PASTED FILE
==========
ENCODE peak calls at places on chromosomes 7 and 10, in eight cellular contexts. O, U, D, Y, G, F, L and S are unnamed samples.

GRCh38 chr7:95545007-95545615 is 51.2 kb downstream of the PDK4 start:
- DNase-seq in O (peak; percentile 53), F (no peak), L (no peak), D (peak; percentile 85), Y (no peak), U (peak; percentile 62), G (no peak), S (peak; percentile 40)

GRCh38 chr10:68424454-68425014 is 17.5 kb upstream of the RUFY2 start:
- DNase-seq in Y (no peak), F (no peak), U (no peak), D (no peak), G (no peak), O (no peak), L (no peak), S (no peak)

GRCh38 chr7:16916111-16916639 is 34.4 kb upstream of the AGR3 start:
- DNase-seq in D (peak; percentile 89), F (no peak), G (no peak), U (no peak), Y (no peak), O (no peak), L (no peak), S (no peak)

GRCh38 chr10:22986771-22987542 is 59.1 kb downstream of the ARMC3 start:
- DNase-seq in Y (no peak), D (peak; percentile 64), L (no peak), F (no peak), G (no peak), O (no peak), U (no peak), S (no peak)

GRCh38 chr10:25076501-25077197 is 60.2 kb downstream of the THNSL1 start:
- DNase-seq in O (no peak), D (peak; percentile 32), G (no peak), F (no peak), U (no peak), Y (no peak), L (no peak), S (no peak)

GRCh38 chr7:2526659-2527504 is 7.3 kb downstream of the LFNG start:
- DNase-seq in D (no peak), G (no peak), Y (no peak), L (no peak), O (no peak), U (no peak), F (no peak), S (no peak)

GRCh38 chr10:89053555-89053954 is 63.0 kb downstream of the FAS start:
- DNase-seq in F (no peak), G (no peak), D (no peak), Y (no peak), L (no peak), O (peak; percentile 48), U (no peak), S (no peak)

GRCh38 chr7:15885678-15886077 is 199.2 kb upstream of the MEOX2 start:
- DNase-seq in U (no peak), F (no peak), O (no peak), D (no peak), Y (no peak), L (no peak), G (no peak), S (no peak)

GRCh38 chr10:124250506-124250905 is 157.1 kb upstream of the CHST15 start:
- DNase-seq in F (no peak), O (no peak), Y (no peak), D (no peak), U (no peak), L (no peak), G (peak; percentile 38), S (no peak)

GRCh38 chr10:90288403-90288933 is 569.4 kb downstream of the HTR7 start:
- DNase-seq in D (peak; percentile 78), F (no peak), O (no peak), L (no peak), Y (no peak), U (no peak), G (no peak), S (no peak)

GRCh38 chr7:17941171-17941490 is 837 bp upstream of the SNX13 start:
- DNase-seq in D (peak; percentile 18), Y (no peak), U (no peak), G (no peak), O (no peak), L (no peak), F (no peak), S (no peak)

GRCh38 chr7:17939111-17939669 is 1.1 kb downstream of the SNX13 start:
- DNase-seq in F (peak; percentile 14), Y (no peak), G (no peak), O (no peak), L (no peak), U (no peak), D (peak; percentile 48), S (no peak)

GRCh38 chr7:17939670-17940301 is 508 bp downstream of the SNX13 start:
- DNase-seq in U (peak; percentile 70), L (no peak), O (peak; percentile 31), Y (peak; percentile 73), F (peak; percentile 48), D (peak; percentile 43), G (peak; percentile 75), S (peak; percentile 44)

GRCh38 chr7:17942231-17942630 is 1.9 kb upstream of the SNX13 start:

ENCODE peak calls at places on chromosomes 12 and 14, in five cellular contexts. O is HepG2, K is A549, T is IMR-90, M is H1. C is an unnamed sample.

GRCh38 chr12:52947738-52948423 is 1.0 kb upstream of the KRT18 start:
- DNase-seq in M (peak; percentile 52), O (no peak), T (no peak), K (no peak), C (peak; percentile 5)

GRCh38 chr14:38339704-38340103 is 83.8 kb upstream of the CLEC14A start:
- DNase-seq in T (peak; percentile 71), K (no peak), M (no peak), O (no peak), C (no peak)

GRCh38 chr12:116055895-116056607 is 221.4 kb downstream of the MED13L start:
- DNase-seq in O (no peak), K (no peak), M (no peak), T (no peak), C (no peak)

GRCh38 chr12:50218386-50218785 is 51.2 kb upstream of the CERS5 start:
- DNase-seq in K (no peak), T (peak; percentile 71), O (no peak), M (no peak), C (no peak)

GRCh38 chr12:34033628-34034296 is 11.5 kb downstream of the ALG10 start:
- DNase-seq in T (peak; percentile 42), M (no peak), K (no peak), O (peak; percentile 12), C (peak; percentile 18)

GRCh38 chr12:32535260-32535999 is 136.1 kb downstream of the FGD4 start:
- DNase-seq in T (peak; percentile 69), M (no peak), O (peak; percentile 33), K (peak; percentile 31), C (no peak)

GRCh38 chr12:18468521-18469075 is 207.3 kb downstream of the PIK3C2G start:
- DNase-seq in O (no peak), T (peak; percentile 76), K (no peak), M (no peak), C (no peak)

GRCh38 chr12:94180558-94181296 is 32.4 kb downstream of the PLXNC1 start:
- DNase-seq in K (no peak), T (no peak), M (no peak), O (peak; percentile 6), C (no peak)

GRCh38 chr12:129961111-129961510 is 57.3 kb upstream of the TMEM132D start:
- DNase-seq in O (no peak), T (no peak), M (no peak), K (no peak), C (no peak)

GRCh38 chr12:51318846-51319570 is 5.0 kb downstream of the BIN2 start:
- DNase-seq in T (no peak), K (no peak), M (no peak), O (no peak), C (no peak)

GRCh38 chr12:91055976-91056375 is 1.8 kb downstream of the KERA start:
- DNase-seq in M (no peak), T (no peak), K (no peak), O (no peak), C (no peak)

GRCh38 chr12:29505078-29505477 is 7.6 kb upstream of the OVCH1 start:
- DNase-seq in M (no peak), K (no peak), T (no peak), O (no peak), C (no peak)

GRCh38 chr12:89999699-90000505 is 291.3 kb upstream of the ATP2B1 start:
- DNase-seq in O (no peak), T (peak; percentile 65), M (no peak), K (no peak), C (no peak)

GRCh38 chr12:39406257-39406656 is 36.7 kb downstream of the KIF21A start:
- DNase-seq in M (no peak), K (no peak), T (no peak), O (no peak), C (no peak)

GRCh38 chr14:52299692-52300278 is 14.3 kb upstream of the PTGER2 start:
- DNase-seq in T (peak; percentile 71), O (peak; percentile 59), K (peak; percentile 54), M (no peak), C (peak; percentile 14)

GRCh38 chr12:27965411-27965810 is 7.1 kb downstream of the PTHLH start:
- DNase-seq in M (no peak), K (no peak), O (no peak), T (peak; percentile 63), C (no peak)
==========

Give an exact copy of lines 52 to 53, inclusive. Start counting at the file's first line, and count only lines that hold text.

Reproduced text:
GRCh38 chr12:29505078-29505477 is 7.6 kb upstream of the OVCH1 start:
- DNase-seq in M (no peak), K (no peak), T (no peak), O (no peak), C (no peak)